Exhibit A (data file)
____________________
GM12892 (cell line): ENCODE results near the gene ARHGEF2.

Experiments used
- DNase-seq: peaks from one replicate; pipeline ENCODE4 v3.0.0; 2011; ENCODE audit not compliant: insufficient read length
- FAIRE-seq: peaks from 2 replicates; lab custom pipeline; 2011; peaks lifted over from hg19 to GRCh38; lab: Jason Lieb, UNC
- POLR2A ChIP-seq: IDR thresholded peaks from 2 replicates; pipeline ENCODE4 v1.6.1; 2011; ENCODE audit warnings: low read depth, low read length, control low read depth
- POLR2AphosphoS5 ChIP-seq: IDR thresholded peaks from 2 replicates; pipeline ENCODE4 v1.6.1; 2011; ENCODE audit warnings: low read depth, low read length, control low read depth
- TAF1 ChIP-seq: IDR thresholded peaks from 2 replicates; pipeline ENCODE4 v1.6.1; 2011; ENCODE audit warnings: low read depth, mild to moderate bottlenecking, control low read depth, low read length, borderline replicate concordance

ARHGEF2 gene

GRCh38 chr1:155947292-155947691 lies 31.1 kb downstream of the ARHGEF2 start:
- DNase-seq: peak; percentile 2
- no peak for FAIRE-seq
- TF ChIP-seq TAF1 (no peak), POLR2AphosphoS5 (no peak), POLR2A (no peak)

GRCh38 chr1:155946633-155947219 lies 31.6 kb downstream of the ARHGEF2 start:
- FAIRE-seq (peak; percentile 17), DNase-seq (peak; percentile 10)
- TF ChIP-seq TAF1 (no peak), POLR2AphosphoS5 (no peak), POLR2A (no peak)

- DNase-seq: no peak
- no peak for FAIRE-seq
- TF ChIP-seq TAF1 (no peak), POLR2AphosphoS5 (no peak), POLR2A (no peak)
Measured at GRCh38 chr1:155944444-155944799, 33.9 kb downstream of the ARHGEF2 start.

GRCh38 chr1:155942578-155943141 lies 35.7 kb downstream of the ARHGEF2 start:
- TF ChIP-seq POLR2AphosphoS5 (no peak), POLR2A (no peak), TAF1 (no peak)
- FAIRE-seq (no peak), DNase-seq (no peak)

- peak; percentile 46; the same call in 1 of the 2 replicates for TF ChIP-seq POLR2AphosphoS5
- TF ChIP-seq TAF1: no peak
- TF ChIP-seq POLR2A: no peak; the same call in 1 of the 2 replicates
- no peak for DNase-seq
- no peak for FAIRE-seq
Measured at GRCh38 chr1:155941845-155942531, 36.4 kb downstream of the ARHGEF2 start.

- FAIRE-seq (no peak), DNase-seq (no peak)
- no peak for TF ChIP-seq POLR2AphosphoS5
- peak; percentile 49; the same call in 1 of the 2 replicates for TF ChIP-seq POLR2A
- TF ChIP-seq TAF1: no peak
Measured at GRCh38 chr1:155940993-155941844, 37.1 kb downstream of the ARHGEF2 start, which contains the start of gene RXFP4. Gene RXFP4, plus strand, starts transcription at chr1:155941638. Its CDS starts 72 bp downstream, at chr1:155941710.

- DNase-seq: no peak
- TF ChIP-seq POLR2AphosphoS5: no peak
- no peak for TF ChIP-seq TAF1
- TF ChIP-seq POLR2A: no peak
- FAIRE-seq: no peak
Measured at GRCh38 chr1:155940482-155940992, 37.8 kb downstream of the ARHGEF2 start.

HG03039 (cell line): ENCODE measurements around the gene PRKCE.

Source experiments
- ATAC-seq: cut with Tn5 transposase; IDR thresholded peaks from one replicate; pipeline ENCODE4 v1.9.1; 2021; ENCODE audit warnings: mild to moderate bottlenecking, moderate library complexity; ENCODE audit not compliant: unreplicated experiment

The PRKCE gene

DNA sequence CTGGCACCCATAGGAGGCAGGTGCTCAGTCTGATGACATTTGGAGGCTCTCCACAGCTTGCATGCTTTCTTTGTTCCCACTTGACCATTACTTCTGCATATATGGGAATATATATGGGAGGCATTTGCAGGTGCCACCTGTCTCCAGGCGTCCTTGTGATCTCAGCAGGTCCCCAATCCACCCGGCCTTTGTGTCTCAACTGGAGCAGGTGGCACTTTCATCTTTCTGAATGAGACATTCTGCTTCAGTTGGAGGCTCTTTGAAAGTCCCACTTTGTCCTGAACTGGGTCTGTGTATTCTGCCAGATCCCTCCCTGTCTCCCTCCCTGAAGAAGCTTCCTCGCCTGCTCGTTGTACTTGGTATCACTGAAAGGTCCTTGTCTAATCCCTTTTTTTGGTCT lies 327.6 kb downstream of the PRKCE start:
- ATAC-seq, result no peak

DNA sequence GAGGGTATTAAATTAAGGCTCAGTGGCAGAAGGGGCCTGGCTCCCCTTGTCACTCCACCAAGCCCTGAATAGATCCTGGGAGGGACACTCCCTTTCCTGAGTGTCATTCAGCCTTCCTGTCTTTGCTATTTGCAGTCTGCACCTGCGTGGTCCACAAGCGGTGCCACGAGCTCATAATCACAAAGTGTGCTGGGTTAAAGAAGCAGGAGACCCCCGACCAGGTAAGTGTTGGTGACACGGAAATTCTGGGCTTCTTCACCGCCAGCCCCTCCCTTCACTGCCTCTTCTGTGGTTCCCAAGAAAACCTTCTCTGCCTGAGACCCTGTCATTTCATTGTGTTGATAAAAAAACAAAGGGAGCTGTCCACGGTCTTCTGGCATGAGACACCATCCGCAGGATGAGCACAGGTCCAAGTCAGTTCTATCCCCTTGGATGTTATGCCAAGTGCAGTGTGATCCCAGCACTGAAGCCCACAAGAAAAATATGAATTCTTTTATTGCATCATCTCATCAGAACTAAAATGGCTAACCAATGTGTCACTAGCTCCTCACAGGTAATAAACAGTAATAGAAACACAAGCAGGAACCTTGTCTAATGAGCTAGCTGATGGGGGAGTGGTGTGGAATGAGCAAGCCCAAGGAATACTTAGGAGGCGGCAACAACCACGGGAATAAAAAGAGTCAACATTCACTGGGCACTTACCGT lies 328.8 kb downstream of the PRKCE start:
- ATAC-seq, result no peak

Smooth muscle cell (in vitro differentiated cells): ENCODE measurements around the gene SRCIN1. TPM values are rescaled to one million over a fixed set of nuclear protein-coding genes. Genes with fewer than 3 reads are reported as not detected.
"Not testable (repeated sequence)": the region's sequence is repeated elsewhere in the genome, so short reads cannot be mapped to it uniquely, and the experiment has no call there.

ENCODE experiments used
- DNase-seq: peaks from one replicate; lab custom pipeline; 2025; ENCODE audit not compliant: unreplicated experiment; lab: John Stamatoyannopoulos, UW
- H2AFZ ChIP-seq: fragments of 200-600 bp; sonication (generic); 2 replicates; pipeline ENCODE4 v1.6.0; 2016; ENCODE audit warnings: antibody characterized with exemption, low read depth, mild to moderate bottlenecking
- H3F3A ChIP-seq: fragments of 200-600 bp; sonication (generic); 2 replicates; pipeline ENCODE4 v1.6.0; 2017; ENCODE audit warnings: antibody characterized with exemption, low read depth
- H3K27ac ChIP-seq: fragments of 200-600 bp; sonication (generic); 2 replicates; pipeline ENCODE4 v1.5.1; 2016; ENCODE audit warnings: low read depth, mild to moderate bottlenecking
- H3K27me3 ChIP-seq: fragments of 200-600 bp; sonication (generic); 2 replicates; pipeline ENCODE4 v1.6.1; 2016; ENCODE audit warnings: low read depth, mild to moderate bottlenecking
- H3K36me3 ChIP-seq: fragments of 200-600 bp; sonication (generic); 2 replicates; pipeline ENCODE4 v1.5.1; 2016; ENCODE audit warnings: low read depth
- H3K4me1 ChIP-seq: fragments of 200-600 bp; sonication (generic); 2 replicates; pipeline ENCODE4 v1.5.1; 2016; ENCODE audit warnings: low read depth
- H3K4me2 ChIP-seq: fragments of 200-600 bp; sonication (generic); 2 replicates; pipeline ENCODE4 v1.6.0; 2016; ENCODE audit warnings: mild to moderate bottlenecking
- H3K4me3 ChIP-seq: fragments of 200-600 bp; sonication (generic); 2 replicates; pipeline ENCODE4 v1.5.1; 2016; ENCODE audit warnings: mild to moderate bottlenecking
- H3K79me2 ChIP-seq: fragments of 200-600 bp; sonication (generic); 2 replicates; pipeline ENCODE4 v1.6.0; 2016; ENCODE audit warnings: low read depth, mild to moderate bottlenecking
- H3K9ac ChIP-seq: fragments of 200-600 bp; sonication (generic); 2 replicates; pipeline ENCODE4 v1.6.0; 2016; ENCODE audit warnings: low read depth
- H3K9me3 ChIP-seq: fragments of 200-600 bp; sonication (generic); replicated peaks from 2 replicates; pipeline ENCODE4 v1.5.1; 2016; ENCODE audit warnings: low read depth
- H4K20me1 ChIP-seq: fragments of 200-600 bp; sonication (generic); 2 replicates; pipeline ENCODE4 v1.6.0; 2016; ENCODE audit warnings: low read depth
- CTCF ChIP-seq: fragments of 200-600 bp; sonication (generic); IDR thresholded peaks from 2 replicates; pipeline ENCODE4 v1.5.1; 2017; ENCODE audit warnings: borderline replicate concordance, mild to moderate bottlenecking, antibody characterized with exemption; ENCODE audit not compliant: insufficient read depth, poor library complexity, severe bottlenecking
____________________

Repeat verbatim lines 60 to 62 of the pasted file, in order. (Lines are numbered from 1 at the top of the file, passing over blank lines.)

- H3K79me2 ChIP-seq: fragments of 200-600 bp; sonication (generic); 2 replicates; pipeline ENCODE4 v1.6.0; 2016; ENCODE audit warnings: low read depth, mild to moderate bottlenecking
- H3K9ac ChIP-seq: fragments of 200-600 bp; sonication (generic); 2 replicates; pipeline ENCODE4 v1.6.0; 2016; ENCODE audit warnings: low read depth
- H3K9me3 ChIP-seq: fragments of 200-600 bp; sonication (generic); replicated peaks from 2 replicates; pipeline ENCODE4 v1.5.1; 2016; ENCODE audit warnings: low read depth